Advertising Death

By Colin Flaherty

A pair of Funeral Directors in financial and ethical trouble, a soon to be grieving widow, a corrupt doctor and a kinky priest; some great characters for a comedic play. The band George Glass (Nic Conway, Pud Hamilton, Henry Koehne, Alister McMichael and Daniel Murnane) attempted to stage their story as a Rocky Horror styled comedic rock opera but found that they didn’t quite have the abilities of Richard O’Brien.

The plot had plenty of twists and turns, so many that it was easy to lose track of what was going on if you weren’t paying close attention. All the characters were repugnant souls, even the ones initially portrayed as objects of sympathy, and you were supposed to laugh at their lack of morals but beyond that they didn’t exhibit a lot of depth.

This was billed as a dark comedy but the actual comedic content of the script was somewhat lacking.  You could see that there were some potentially great ideas in there but the writing and execution were not quite up to par. They often went to tasteless territory just for the sake of it and didn’t hit on anything particularly witty. There were some amusing lines within the script but the cast had major issues with timing and the general ability to sell these lines so most of it fell flat.

One saving grace was their talent as a band. They all had the musical chops to write catchy songs and swap between instruments, but this didn’t help them as purveyors of comedic songs. The initial songs each had a funny line repeated ad nauseam but, combined with the lousy sound mix when the full band kicked in, it was difficult to pick out anything else amusing. Later songs went the melancholic route to add some emotional texture to the show. A few tunes appeared to have been shoehorned in so their relevancy to the story was vague at best.

A hell of a lot of effort went into the staging of this play. There were plenty of costume changes to bring the characters to life and elaborate props were used in key scenes which unfortunately led to extended periods of a dark stage as they struggled to change for the next scene. Our raised hopes for the climatic ‘Funeral of the Century’ came close to being fulfilled with a number of fun surprises. All this colour and movement certainly went a little way in maintaining our interest in the story.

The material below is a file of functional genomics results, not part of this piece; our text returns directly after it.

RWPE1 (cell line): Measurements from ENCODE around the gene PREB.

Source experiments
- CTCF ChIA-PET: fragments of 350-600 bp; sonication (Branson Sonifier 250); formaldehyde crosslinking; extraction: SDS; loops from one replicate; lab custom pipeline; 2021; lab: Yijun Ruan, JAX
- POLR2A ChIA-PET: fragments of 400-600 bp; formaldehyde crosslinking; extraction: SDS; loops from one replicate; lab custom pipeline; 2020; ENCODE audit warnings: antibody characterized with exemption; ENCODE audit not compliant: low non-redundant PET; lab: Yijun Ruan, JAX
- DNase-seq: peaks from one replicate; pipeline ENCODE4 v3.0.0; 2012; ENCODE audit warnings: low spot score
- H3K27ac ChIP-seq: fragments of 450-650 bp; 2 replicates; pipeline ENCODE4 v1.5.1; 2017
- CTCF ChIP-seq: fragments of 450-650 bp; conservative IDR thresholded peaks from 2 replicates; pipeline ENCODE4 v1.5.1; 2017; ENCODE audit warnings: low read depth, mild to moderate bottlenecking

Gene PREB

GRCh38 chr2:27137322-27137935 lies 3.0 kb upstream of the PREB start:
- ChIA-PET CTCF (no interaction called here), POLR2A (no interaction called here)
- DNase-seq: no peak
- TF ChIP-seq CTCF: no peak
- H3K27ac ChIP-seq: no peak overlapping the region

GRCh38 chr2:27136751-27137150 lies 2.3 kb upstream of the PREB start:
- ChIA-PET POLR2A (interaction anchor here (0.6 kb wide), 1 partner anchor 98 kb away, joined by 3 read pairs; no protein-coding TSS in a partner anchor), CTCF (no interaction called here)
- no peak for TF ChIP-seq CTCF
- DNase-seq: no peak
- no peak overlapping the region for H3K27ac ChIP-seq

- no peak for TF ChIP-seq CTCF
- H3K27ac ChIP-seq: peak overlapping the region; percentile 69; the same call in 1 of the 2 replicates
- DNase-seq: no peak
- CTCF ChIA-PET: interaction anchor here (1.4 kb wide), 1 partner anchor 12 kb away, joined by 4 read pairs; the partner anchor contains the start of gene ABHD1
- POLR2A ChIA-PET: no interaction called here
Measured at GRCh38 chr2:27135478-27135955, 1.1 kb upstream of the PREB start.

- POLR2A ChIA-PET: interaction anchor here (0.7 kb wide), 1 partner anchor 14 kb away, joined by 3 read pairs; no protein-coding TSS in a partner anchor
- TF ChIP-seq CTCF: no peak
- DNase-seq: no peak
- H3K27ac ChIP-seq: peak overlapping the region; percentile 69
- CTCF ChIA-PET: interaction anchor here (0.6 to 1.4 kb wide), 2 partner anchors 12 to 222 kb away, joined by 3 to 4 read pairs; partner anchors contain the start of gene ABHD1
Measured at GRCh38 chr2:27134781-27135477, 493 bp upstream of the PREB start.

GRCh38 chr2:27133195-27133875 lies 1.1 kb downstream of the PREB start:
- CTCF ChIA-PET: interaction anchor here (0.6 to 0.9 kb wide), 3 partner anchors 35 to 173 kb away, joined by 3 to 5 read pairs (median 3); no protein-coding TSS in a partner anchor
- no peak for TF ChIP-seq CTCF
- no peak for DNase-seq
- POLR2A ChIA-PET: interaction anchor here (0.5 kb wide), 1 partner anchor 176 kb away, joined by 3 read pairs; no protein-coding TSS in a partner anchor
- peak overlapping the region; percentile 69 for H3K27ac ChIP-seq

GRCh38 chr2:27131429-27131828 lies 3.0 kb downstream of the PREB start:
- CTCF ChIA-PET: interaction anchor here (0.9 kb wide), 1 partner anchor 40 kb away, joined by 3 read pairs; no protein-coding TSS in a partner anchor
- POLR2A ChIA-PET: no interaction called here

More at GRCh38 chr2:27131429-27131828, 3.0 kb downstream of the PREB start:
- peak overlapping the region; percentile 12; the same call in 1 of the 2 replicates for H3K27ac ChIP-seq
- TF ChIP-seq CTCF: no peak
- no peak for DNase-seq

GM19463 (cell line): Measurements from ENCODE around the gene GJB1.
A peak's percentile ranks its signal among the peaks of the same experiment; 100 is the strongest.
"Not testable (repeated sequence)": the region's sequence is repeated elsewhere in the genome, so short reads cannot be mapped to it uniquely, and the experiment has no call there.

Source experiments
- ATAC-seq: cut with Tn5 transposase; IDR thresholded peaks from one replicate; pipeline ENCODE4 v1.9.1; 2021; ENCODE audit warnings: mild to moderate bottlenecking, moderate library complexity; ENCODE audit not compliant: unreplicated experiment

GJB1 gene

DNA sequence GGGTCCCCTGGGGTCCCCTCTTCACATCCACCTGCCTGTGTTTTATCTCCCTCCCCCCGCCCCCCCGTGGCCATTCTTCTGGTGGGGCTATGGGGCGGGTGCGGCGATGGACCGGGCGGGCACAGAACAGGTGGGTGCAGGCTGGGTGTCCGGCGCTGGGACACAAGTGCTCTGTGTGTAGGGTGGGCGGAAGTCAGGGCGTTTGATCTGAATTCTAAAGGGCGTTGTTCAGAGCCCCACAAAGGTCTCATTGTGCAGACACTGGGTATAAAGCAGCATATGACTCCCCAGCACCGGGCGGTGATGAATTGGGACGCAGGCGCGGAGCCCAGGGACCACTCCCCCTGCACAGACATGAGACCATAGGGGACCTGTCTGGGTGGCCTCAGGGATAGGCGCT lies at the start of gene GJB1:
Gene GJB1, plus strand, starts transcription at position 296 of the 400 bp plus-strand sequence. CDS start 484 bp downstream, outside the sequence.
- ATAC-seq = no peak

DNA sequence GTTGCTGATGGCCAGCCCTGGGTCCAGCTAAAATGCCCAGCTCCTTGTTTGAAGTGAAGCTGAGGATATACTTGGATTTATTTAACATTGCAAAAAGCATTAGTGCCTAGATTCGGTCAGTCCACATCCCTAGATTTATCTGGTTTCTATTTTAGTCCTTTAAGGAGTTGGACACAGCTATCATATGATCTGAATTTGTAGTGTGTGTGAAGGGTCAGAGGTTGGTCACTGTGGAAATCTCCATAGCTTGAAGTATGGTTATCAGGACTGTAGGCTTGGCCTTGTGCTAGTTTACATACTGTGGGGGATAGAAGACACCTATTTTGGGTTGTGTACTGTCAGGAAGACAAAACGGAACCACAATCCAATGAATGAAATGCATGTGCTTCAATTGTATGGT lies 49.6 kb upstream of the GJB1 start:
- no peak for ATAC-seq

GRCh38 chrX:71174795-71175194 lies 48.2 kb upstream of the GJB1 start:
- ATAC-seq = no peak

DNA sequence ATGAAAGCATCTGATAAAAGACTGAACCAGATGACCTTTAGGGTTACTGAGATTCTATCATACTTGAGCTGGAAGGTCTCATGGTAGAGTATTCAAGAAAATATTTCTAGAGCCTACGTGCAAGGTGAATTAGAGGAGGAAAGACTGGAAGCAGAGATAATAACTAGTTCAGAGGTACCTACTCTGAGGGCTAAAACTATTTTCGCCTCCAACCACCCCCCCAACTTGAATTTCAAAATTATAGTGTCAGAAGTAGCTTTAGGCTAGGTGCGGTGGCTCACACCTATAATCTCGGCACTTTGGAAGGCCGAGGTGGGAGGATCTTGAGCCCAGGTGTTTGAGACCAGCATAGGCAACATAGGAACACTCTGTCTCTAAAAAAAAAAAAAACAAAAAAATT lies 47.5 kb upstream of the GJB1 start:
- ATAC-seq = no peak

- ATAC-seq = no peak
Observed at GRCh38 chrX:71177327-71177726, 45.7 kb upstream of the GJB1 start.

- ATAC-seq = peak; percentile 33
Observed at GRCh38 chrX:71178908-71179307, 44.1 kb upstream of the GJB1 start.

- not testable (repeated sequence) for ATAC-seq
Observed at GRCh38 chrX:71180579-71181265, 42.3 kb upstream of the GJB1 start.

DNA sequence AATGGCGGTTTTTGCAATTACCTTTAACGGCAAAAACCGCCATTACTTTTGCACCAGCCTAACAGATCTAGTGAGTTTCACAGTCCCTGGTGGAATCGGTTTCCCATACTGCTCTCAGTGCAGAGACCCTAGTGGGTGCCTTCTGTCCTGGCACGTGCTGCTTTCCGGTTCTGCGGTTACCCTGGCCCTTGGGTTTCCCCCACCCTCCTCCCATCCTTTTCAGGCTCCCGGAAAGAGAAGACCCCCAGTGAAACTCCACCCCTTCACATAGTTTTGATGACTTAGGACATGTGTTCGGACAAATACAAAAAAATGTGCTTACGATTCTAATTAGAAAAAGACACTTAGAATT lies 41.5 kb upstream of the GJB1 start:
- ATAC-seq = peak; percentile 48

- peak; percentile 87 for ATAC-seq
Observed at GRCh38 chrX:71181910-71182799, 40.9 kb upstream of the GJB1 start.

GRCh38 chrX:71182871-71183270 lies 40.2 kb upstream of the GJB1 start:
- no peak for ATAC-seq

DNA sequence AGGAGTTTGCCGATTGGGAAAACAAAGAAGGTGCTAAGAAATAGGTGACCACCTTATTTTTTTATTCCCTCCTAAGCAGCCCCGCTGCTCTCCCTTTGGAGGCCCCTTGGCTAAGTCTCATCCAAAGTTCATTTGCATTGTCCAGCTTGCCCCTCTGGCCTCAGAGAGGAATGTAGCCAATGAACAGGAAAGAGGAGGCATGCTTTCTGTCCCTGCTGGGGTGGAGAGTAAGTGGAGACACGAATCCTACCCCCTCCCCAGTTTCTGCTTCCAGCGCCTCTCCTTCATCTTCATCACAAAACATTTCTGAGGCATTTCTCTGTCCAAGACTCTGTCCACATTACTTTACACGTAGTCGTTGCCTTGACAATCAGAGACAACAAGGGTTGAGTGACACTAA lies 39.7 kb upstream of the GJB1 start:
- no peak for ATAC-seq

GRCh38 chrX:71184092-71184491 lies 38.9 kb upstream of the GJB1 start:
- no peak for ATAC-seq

After seeing this show, I learnt that it has had a number of runs previously, but nothing appears to have been learnt from these performances. It’s a shame as this has a lot of potential to be a great show but in its current form it still falls way short.

Advertising Death is on at the Brunswick Mechanics Institute at 10pm until September 27.

George Glass : Advertising Death

By Alanta Colley

The George Glass Boys have taken their musical ensemble to the next level by building a black comedy about love, death and revenge around their music.

The Frissal Brothers, who smell faintly like con-men are staring down the barrel of bankruptcy as Frissel Funerals’ loans have run dry. But just as they accept this fate the funeral opportunity of a lifetime comes along. The only challenge is that unfortunately the old man the funeral is for hasn’t quite popped off the perch yet. Plots aplenty ensue.

Scenes are interspersed with a full complement of musical numbers; the actors transforming into the band and then back again. There’s dance numbers, an odd acrobatic stunt or two, and not an insignificant amount of costume changes; involving a large amount of rather ludicrous drag.

Like a number of theatre pieces that have registered for the Melbourne Comedy Festival, this piece probably suffers from the expectation created that this is a laugh a minute comedy. There are jokes, but they were muted in their delivery and created very little punch. While the premise for the story was a fertile one; death, romance, doctors, widows, preachers and dodgy business men all make for chaotic comedy, this play didn’t quite get there. Sadly the acting of several (but not all) the cast was rather tepid; feeling like people delivering lines rather than fully embodying their characters. It seemed that there was an expectation that the drag was supposed to accrue more laughs than it did. It felt like the play was built around the music, which was the strong point of the performance. Sadly the plot also has gaping holes too – it’s really not clear how one of the main characters met his end.

This play needs a lot of work before the comedy, plot and acting can match the quality of the music.

Advertising Death is on at Mechanics Institute until April 19